The Times poses a puzzle on its front page today - in the world that brought us Trayvon Martin, what is news, and what is not news? In the course of asking they continue their non-coverage of Summer Moody (now deceased) and Matthew Owens, two stories with Trayvon Martin resonance that don't fit any comfortable Times templates.
News, if we include front page placement on the Times, includes stories like this:
Black Man’s Killing in Georgia Eludes Spotlight
By KIM SEVERSON
LYONS, Ga. — Norman Neesmith was sleeping in his home on a rural farm road here in onion country when a noise woke him up.
He grabbed the .22-caliber pistol he kept next to his bed and went to investigate. He found two young brothers who had been secretly invited to party with an 18-year-old relative he had raised like a daughter and her younger friend. The young people were paired up in separate bedrooms. There was marijuana and sex.
Over the course of the next confusing minutes on a January morning in 2011, there would be a struggle. The young men would make a terrified run for the door. Mr. Neesmith, who is 62 and white, fired four shots. One of them hit Justin Patterson, who was 22 and black.
The bullet pierced his side, and he died in Mr. Neesmith’s yard. His younger brother, Sha’von, then 18, ran through the onion fields in the dark, frantically trying to call his mother.
Yet somehow this did not get national attention and Sharptonian ministrations as Trayvon Martin did. The Times does identify a possible clue here:
On that day, Jan. 29, 2011, Mr. Neesmith was arrested. The district attorney brought seven charges against him, among them murder,false imprisonment and aggravated assault. On Thursday, Mr. Neesmith is expected to plead guilty to involuntary manslaughter and reckless conduct, which might bring a year in a special detention program that requires no time behind bars.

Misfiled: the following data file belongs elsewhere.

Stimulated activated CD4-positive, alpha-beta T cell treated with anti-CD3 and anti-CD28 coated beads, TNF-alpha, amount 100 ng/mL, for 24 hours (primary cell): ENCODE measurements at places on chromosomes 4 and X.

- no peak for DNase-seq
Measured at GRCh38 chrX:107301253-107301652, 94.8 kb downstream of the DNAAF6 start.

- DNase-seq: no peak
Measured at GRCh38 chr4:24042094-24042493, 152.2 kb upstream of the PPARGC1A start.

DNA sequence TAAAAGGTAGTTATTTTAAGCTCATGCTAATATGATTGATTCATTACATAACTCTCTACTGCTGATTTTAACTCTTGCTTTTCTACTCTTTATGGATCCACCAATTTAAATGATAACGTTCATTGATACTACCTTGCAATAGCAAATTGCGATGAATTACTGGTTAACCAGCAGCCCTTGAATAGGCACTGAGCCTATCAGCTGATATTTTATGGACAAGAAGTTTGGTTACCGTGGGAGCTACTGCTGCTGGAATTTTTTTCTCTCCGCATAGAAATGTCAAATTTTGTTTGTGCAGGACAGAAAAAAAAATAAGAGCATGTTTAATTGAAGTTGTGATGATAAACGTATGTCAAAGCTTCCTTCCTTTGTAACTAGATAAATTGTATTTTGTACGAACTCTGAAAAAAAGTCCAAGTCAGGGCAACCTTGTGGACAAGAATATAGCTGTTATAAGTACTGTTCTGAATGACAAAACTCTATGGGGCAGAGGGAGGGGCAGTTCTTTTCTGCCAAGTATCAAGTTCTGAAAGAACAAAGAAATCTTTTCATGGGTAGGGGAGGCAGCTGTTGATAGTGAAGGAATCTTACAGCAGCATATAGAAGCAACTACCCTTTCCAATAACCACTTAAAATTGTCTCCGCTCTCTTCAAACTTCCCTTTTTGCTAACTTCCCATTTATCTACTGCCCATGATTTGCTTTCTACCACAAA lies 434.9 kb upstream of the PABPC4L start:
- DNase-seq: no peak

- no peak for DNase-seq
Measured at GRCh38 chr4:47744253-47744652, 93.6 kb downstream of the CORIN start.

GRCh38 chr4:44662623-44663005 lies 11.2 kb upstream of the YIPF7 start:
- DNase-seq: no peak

I'll just throw out a guess that the prompt arrest, charge and plea minimized outrage. And since you ask, let's hear about the confusing struggle:
When Mr. Neesmith pulled the young men out of the bedrooms, he threatened to call the younger girl’s grandfather, according to court documents and interviews. He asked the two, who both have young daughters, why they were not home with their children. He ranted and waved the gun around.
So the brothers made a run for it. By all accounts, while the younger one struggled to unlock a side door, the older one shoved Mr. Neesmith.
Police testimony in early court documents shows that Justin Patterson pushed him against a table and chairs. In a recent interview and in other documents, Mr. Neesmith said he took a “whipping” that caused bleeding and cuts. He showed a reporter repairs to two holes in the wall that he said came from the struggle.
Mr. Neesmith’s first shots were fired while he was on the floor, according to investigators. One bullet hit the ceiling and the other hit Justin Patterson. Then, as the two ran, Mr. Neesmith went to the porch and fired two more shots. He called a friend, a bail bondsman, who told him to call the police.
Mr. Neesmith said he fired the extra shots as a warning. “Those boys could have come back and killed me in my own bed,” he said.
By the time he fired the fatal shot the boys were running, so a strict self-defense plea should have been out of bounds. However, the DA eventually decided he had other problems: